Superstition is a big thing in football, and I was wearing my late father-law’s long sleeve Manchester City away top as one of my base layers. You can never throw out old football shirts, regardless of the team – with one obvious exception… This shirt had been with me to Harrow Borough and Maidenhead, so it had to come to Aldershot, and we set off on our 234-mile journey South with the same suspects as the last round too. This time we were prepared though, a set of discreet ear plugs each, and the company of Whirlwind Jim and his many flags. At every set of traffic lights, the back window opened, out came a flag and a shout of C’mon, Shaymen!
The deep snow that surrounded Halifax as we left, slowly became less and less as we travelled South, and by the time we reached Leicester it was a different world. Green fields, sunshine and not the slightest chance of any game being postponed in that part of the country onwards. Breakfast at our usual Northamptonshire stop was excellent. The manager is clearly a football fan and always asks where we are going, it feels like an expensive hotel, the staff really look after us.
With full price admission as cheap as £12 in advance, rising to just £15 for disorganised fans like us, the FA Trophy is really good value football. The friendly Aldershot fans waiting outside the shared turnstiles were keen to hear stories of snow, travel and possible numbers of travelling Shaymen. There’s a good feel to Aldershot FC and their fans, really decent people and a nice friendly club.
Inside the ground, the 75 travelling Shaymen were allocated the Community Stand, just at the top of the steps that you have to climb to reach pitch level. At the far end, the home fans gathered under a good old-fashioned shed, with a backdrop of dense mature trees in the adjacent park. The traditional floodlight pylons still house around 30 bulbs each, unusual these days but it makes the ground look great. The main stand is painted blue and red, with flags hanging on the back walls in front of around 15 rows of seats. The railway side of the stadium was unoccupied, the wooden stand and usual away seating not required due to an expected lower attendance.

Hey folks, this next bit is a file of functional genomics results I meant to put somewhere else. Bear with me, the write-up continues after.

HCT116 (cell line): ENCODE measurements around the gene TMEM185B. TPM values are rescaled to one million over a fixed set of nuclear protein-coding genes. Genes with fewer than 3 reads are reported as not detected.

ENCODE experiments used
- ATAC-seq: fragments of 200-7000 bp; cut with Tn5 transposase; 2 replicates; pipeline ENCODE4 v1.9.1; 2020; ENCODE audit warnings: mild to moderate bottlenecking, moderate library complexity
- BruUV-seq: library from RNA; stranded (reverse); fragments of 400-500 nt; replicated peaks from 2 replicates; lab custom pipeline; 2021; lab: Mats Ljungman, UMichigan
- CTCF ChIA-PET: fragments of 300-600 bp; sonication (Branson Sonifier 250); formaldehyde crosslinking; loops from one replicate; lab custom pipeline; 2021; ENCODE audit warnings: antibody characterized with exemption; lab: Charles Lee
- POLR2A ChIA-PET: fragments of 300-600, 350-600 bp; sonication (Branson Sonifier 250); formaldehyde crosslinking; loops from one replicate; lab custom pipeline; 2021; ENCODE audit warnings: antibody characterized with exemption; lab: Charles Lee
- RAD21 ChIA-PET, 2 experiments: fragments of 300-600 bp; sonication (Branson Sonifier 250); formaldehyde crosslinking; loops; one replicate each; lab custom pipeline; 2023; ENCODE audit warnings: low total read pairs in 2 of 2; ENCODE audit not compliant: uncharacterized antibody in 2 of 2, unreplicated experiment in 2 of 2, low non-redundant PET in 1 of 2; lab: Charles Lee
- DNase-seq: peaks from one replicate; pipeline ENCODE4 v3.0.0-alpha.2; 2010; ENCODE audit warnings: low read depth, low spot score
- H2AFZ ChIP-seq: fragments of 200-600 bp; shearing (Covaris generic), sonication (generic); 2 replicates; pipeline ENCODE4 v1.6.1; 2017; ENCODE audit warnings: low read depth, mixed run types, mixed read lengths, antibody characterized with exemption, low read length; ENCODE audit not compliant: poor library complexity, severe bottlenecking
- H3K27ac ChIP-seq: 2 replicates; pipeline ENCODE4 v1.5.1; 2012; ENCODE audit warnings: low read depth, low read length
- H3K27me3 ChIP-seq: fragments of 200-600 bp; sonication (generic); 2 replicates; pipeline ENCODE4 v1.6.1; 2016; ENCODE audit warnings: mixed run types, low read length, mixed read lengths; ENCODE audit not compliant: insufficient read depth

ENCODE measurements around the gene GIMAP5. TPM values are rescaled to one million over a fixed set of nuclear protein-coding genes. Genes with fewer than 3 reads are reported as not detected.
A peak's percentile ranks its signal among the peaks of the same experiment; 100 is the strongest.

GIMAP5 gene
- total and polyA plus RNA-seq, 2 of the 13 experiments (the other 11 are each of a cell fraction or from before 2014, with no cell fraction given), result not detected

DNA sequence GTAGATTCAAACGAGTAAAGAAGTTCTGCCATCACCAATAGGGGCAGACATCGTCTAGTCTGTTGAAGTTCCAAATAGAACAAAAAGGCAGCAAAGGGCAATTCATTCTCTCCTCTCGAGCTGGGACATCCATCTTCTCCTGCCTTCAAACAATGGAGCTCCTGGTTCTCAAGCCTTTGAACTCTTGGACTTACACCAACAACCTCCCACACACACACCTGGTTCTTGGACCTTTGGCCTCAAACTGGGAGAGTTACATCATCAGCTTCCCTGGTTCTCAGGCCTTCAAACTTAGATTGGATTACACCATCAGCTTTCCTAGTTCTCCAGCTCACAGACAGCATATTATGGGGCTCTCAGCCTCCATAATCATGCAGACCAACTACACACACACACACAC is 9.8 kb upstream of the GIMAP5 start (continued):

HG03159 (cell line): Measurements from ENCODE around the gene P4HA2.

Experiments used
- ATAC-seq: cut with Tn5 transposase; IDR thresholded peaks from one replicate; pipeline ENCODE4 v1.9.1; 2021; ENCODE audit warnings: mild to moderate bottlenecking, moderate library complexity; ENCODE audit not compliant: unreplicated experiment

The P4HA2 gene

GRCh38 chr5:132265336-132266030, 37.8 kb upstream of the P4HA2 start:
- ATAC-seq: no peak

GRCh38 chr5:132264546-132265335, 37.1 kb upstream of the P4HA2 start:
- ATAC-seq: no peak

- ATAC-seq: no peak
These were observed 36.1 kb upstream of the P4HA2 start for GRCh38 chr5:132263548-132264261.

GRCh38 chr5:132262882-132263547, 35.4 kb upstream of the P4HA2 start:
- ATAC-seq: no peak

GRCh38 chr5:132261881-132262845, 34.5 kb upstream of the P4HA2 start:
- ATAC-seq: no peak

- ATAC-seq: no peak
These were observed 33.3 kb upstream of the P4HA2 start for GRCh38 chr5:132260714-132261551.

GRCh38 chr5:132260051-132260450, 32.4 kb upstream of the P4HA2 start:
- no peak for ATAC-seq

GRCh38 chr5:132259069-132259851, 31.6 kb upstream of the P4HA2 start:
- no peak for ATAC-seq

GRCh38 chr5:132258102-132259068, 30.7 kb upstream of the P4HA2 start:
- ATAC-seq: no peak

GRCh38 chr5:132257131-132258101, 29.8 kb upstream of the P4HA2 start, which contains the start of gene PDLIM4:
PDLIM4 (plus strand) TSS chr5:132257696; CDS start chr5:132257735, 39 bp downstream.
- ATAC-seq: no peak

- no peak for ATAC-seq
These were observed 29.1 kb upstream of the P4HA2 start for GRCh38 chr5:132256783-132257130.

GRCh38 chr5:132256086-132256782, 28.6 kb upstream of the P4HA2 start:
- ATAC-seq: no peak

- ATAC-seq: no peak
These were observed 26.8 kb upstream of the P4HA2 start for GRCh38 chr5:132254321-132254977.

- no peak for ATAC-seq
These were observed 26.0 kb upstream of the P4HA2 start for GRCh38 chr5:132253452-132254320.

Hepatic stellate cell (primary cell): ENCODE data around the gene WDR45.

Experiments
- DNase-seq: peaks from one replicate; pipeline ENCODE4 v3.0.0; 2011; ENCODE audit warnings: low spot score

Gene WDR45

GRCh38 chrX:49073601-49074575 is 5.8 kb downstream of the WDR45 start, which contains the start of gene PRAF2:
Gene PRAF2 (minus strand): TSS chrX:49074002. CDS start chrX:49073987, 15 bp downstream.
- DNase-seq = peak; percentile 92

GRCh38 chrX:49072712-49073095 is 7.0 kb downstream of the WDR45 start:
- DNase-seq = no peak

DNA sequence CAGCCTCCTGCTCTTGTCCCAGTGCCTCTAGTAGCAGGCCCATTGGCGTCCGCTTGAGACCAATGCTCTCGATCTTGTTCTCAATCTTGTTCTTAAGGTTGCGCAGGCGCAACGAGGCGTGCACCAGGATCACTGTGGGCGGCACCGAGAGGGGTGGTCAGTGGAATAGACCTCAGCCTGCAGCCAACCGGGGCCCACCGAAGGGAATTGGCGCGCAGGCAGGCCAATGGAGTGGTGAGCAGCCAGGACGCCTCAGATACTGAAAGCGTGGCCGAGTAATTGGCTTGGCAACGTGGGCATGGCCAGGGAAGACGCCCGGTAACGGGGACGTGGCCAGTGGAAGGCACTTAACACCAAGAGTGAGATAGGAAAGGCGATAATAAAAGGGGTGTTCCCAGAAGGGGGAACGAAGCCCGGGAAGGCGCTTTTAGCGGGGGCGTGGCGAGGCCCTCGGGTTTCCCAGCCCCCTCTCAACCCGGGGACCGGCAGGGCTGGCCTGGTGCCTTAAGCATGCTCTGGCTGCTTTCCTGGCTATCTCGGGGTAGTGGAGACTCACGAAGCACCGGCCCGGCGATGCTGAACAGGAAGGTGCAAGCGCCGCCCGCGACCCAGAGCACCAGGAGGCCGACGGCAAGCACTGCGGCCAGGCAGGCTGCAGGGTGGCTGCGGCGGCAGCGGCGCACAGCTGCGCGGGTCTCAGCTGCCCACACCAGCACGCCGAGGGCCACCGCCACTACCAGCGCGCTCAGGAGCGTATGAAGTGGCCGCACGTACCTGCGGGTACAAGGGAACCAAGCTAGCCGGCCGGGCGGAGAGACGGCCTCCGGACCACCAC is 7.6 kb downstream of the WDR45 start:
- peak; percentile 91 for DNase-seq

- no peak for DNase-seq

The first half started well, the Shaymen attacked the far end as we sat behind goal. Suddenly, the picturesque view was blocked by a steward. Standing directly in front of many of us, unwilling to move or sit on numerous empty seats. He was following instructions from the orange team leader and wasn’t allowed to negotiate. It didn’t take long for the rambunctious orange team leader to appear, instructing us to sit back down and watch the game. Risking ejection, on a point of principle, we refused, asking for the Stadium manager to adjudicate. Eventually, after 10 minutes of disruption, the stewards were told by stadium command to stand elsewhere so we could watch the game uninterrupted, it was all very unnecessary at such a friendly club.
By half time, the Shaymen were a goal ahead, they had played some great football, exorcising memories of our last visit. They’d rattled the bar and hit the post too, just a single goal deficit really flattered Aldershot, we were having a great time.
The second half was dominated by Aldershot, all the action was again at the far end of the pitch. Time after time, they attacked as the Shaymen stood firm. There were few chances at our end. Tesco Pete was providing a running commentary on the time remaining, you didn’t need to ask him, only look his way to get the answer. Late on Harvey Gilmour smashed one on the edge of the box, it deflected slightly off the defender’s boot, and flew above the keeper’s hand right into the back of the net. What scenes as the team celebrated with the fans around us. The reception the team received at the end was well deserved, they had once again done us proud.
Driving back, we reflected on just one defeat in eight away games, and the forthcoming draw for the semi-finals. There was big crowd against Nantwich in our last Trophy semi-final in 2016. Let’s hope for a home draw and roar this team onwards to Wembley, C’mon Shaymen!
Miles on the road 8592, Goals on the road 20.
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